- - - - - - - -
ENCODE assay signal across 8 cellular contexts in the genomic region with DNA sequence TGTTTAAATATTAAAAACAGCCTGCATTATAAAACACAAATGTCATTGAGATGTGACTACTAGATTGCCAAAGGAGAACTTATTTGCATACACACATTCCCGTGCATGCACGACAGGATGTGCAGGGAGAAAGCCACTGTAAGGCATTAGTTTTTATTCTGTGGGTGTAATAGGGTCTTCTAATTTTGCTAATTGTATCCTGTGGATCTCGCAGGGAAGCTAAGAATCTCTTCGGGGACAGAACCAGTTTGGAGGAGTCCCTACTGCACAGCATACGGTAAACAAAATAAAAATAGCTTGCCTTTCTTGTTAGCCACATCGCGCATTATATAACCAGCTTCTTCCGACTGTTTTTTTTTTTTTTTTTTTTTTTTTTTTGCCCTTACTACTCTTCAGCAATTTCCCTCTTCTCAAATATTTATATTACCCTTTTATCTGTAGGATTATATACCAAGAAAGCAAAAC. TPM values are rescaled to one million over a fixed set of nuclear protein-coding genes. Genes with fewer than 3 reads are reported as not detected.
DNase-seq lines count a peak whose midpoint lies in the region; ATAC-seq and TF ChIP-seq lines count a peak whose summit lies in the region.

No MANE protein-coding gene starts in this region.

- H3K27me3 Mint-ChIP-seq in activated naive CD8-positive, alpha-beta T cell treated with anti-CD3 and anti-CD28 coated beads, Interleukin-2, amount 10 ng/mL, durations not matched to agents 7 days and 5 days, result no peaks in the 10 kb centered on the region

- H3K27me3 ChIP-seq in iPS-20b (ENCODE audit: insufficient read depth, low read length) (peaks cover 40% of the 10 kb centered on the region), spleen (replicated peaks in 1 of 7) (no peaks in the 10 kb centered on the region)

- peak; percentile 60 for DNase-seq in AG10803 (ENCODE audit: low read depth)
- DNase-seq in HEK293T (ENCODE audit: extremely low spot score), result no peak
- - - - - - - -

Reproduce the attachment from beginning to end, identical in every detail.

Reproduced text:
ENCODE assay signal across 8 cellular contexts in the genomic region with DNA sequence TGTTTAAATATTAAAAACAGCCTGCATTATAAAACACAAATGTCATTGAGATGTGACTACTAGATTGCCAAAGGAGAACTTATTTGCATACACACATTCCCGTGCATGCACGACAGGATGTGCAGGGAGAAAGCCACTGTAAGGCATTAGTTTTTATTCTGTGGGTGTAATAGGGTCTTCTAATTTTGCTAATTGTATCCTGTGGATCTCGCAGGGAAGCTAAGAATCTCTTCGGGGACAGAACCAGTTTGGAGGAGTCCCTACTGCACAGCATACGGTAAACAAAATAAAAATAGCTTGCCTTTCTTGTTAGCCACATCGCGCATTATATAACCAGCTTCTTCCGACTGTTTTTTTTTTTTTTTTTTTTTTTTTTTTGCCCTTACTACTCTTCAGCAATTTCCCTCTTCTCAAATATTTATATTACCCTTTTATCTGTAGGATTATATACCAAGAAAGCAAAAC. TPM values are rescaled to one million over a fixed set of nuclear protein-coding genes. Genes with fewer than 3 reads are reported as not detected.
DNase-seq lines count a peak whose midpoint lies in the region; ATAC-seq and TF ChIP-seq lines count a peak whose summit lies in the region.

No MANE protein-coding gene starts in this region.

- H3K27me3 Mint-ChIP-seq in activated naive CD8-positive, alpha-beta T cell treated with anti-CD3 and anti-CD28 coated beads, Interleukin-2, amount 10 ng/mL, durations not matched to agents 7 days and 5 days, result no peaks in the 10 kb centered on the region

- H3K27me3 ChIP-seq in iPS-20b (ENCODE audit: insufficient read depth, low read length) (peaks cover 40% of the 10 kb centered on the region), spleen (replicated peaks in 1 of 7) (no peaks in the 10 kb centered on the region)

- peak; percentile 60 for DNase-seq in AG10803 (ENCODE audit: low read depth)
- DNase-seq in HEK293T (ENCODE audit: extremely low spot score), result no peak